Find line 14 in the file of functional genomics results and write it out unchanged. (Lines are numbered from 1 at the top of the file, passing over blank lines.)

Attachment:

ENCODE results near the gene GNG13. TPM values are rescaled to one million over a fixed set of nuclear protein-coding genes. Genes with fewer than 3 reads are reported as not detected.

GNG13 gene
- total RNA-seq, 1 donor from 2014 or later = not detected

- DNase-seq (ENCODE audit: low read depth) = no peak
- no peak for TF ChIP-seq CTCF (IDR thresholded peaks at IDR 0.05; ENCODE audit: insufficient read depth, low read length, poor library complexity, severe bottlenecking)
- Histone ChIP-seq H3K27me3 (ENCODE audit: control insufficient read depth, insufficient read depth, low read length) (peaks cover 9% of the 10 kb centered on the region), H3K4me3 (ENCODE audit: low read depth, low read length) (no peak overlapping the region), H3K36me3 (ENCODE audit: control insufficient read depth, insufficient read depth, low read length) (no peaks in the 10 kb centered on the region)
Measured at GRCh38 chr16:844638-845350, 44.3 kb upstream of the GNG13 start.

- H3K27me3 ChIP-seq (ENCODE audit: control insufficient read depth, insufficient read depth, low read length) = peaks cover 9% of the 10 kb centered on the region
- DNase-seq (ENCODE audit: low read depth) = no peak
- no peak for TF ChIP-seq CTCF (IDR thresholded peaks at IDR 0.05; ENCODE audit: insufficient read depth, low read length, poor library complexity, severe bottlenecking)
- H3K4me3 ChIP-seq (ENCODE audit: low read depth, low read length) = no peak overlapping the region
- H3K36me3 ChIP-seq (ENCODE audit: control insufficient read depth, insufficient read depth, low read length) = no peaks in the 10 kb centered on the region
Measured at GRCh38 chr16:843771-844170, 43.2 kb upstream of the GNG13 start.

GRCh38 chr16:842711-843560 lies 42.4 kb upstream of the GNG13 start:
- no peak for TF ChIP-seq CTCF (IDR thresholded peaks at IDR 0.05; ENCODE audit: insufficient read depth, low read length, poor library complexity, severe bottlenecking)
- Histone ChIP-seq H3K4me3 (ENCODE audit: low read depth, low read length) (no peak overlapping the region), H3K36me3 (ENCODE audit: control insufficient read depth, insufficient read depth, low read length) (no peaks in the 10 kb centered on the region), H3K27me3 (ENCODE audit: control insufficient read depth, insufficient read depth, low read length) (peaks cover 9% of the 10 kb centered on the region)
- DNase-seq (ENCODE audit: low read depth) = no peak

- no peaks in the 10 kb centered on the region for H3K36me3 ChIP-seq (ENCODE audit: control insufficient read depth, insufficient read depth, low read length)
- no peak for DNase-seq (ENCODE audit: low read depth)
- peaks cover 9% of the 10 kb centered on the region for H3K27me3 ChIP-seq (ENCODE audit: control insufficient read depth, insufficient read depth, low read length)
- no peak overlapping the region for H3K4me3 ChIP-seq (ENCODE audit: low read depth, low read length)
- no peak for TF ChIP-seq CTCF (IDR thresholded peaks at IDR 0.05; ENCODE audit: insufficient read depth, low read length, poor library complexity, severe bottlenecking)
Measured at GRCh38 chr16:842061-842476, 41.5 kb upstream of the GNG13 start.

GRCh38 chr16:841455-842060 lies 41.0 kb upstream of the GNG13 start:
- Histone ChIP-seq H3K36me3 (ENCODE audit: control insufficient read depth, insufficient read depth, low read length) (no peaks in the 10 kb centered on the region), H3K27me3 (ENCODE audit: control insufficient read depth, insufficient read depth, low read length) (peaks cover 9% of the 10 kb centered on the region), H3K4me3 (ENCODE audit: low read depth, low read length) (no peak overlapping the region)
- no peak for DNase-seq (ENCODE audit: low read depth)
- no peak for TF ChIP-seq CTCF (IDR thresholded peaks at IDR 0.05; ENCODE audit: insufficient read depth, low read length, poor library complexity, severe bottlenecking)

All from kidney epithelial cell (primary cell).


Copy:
GRCh38 chr16:842711-843560 lies 42.4 kb upstream of the GNG13 start: